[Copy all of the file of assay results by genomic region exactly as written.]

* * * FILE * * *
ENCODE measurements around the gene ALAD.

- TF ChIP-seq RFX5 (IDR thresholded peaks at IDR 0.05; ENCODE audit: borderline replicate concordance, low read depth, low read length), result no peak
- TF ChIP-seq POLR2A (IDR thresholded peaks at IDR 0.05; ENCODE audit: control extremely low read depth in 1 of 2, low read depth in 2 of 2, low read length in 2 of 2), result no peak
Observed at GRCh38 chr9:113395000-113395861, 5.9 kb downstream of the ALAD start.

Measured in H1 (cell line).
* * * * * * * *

ENCODE measurements around the gene ALAD.

- TF ChIP-seq RFX5 (IDR thresholded peaks at IDR 0.05; ENCODE audit: borderline replicate concordance, low read depth, low read length), result no peak
- TF ChIP-seq POLR2A (IDR thresholded peaks at IDR 0.05; ENCODE audit: control extremely low read depth in 1 of 2, low read depth in 2 of 2, low read length in 2 of 2), result no peak
Observed at GRCh38 chr9:113395000-113395861, 5.9 kb downstream of the ALAD start.

Measured in H1 (cell line).